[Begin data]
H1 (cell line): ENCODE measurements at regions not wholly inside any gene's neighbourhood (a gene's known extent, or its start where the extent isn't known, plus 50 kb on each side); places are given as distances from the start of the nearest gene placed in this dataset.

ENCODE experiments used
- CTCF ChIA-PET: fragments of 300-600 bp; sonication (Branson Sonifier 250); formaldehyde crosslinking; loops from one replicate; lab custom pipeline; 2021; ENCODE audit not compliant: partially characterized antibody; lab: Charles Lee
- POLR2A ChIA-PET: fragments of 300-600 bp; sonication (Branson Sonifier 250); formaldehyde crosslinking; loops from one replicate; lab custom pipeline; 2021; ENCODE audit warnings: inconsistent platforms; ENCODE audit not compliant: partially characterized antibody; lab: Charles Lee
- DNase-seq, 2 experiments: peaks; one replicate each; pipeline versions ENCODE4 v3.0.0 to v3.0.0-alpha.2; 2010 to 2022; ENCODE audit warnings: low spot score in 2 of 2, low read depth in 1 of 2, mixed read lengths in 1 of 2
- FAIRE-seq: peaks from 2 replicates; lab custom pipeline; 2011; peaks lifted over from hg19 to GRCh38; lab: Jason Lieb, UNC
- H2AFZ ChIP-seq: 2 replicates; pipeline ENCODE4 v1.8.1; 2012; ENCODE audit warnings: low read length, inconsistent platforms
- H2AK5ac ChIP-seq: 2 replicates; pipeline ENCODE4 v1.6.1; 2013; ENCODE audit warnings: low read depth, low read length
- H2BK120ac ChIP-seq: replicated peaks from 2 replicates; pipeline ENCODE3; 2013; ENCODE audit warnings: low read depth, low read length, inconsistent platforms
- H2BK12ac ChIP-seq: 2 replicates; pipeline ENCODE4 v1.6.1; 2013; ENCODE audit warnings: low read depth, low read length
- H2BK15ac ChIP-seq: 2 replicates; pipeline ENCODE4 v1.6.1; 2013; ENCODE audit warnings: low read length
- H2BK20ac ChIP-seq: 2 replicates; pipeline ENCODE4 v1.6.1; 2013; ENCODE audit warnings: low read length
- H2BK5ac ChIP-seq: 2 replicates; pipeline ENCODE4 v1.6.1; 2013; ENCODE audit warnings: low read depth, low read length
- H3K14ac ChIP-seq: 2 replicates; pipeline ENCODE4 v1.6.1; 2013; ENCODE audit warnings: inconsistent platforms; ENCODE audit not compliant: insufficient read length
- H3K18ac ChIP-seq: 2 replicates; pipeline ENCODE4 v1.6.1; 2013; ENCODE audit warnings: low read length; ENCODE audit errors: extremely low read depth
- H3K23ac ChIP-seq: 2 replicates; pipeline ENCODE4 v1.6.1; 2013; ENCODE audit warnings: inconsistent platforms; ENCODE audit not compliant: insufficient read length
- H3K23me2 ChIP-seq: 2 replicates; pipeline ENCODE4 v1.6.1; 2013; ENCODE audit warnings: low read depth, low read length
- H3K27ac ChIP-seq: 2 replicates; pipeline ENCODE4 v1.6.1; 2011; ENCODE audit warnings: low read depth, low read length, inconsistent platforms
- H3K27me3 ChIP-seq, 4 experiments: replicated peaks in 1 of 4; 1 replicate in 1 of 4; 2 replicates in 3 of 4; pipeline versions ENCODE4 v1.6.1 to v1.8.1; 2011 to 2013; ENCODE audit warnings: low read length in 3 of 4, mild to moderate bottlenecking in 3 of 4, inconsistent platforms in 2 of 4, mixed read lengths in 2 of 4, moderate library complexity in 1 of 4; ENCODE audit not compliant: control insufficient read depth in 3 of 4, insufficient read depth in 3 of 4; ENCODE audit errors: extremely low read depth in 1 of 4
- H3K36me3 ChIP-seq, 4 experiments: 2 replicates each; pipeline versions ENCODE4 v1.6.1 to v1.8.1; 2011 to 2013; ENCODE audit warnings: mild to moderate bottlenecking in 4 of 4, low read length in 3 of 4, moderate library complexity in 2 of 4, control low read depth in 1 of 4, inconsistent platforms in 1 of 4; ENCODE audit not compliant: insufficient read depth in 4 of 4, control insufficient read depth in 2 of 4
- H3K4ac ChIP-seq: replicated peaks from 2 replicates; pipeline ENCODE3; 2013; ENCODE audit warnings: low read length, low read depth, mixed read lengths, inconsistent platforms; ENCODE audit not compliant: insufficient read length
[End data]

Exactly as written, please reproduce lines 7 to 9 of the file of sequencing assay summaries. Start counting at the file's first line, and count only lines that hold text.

- H2AFZ ChIP-seq: 2 replicates; pipeline ENCODE4 v1.8.1; 2012; ENCODE audit warnings: low read length, inconsistent platforms
- H2AK5ac ChIP-seq: 2 replicates; pipeline ENCODE4 v1.6.1; 2013; ENCODE audit warnings: low read depth, low read length
- H2BK120ac ChIP-seq: replicated peaks from 2 replicates; pipeline ENCODE3; 2013; ENCODE audit warnings: low read depth, low read length, inconsistent platforms